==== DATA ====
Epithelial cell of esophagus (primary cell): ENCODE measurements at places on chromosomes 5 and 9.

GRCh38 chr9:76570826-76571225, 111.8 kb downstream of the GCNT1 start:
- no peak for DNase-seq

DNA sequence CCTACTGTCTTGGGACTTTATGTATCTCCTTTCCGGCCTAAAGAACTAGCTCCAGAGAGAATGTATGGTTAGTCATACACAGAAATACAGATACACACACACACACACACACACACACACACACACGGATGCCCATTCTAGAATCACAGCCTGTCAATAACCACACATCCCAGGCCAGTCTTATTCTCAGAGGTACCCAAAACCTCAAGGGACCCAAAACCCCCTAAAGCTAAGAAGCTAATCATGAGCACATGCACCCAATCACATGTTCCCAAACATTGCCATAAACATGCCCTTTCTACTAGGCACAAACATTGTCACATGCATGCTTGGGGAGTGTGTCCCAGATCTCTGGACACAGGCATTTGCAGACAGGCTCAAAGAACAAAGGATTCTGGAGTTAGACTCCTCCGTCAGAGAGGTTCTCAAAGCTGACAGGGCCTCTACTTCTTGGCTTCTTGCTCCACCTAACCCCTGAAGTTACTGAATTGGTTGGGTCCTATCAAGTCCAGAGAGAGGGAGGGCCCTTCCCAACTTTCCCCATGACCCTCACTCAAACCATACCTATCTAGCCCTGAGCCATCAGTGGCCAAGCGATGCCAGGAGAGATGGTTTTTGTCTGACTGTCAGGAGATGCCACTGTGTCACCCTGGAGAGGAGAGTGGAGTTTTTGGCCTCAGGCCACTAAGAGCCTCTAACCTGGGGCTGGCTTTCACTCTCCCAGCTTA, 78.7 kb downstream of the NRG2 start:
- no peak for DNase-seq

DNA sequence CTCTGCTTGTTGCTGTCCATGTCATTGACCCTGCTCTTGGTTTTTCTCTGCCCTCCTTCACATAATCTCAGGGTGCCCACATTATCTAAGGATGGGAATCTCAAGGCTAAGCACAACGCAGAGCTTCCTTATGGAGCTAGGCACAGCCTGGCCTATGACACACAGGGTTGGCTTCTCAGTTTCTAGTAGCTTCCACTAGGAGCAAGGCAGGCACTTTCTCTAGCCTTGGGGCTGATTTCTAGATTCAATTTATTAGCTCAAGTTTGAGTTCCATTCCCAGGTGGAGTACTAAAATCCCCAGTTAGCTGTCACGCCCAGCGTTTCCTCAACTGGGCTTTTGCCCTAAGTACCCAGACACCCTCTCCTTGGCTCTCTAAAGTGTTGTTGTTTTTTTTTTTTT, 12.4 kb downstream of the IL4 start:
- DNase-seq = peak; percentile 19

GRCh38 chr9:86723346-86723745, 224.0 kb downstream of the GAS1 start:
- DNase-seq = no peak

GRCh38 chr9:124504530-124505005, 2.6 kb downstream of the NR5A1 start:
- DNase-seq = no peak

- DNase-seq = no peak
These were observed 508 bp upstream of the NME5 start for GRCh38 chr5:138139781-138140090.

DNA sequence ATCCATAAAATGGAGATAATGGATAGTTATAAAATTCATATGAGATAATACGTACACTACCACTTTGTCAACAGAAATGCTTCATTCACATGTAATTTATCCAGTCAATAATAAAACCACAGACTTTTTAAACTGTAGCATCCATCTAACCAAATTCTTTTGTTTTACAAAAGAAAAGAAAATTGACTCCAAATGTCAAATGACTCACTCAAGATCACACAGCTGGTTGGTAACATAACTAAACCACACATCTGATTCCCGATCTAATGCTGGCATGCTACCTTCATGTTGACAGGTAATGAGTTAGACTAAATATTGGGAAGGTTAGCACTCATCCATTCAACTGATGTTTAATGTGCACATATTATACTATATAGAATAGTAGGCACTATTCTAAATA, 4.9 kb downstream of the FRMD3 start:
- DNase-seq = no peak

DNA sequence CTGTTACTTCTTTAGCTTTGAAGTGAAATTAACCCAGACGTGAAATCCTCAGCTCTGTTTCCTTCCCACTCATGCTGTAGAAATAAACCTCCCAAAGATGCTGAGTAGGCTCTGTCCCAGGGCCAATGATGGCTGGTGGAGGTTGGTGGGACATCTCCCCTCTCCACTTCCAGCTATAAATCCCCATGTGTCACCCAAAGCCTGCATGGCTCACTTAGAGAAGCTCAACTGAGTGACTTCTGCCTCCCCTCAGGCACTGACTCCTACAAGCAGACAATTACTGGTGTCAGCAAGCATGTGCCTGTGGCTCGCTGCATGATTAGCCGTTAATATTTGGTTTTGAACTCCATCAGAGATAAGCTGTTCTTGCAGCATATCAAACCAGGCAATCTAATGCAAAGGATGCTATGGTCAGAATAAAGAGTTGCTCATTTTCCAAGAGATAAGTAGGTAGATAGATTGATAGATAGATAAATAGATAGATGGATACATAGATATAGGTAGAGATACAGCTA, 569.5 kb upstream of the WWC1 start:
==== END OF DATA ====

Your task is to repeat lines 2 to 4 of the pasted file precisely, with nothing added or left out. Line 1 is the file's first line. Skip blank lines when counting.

GRCh38 chr9:76570826-76571225, 111.8 kb downstream of the GCNT1 start:
- no peak for DNase-seq

DNA sequence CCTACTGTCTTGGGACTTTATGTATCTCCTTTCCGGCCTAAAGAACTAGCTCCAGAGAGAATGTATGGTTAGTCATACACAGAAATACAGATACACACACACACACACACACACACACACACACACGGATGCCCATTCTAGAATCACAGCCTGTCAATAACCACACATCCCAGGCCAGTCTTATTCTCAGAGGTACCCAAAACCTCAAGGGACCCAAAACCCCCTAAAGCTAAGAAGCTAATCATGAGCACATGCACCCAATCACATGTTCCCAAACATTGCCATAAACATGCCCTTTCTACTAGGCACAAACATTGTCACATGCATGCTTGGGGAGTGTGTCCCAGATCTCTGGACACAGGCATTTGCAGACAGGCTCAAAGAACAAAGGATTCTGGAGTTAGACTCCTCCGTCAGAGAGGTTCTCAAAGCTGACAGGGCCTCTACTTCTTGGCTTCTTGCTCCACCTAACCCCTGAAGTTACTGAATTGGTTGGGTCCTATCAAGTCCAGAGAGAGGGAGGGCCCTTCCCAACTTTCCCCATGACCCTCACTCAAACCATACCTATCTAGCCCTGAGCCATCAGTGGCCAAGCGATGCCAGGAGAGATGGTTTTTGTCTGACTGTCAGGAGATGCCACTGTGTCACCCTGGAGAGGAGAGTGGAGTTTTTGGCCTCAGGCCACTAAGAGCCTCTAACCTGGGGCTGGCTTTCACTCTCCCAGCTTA, 78.7 kb downstream of the NRG2 start: